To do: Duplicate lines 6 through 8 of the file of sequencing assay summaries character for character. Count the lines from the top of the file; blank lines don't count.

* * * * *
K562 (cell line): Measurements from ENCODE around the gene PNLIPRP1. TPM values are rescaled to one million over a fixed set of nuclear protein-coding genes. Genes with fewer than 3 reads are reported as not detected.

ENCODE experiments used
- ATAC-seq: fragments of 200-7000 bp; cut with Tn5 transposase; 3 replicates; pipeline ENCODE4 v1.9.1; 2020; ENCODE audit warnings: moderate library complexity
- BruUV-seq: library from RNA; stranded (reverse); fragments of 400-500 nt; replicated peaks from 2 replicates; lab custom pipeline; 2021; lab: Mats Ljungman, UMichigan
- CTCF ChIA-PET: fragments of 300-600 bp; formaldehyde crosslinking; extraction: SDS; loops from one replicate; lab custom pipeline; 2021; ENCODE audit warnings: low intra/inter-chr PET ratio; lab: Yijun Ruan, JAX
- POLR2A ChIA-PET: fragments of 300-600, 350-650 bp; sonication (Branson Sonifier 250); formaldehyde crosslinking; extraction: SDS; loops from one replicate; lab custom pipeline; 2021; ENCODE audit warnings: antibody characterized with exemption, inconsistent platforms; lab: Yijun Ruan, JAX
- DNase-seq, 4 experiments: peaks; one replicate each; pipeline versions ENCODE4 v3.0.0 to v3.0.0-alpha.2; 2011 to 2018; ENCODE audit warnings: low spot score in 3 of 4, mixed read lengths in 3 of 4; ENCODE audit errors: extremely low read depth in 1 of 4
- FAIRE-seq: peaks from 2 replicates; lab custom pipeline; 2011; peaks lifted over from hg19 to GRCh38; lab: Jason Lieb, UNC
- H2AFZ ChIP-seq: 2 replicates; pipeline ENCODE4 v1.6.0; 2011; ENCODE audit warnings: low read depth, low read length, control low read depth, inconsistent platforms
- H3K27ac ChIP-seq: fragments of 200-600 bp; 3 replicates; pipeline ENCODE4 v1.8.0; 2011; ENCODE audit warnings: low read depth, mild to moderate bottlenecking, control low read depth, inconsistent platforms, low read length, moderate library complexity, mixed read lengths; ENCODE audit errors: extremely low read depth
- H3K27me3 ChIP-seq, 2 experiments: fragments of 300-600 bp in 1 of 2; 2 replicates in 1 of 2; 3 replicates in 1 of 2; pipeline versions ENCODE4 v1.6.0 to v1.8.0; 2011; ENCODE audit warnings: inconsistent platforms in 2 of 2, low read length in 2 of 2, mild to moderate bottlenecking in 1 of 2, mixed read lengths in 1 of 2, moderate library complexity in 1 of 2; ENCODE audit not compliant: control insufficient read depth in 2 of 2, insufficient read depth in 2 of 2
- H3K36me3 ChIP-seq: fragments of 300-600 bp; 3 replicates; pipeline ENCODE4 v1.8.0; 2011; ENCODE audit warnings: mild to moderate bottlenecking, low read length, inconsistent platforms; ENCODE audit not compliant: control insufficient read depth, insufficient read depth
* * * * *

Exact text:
- POLR2A ChIA-PET: fragments of 300-600, 350-650 bp; sonication (Branson Sonifier 250); formaldehyde crosslinking; extraction: SDS; loops from one replicate; lab custom pipeline; 2021; ENCODE audit warnings: antibody characterized with exemption, inconsistent platforms; lab: Yijun Ruan, JAX
- DNase-seq, 4 experiments: peaks; one replicate each; pipeline versions ENCODE4 v3.0.0 to v3.0.0-alpha.2; 2011 to 2018; ENCODE audit warnings: low spot score in 3 of 4, mixed read lengths in 3 of 4; ENCODE audit errors: extremely low read depth in 1 of 4
- FAIRE-seq: peaks from 2 replicates; lab custom pipeline; 2011; peaks lifted over from hg19 to GRCh38; lab: Jason Lieb, UNC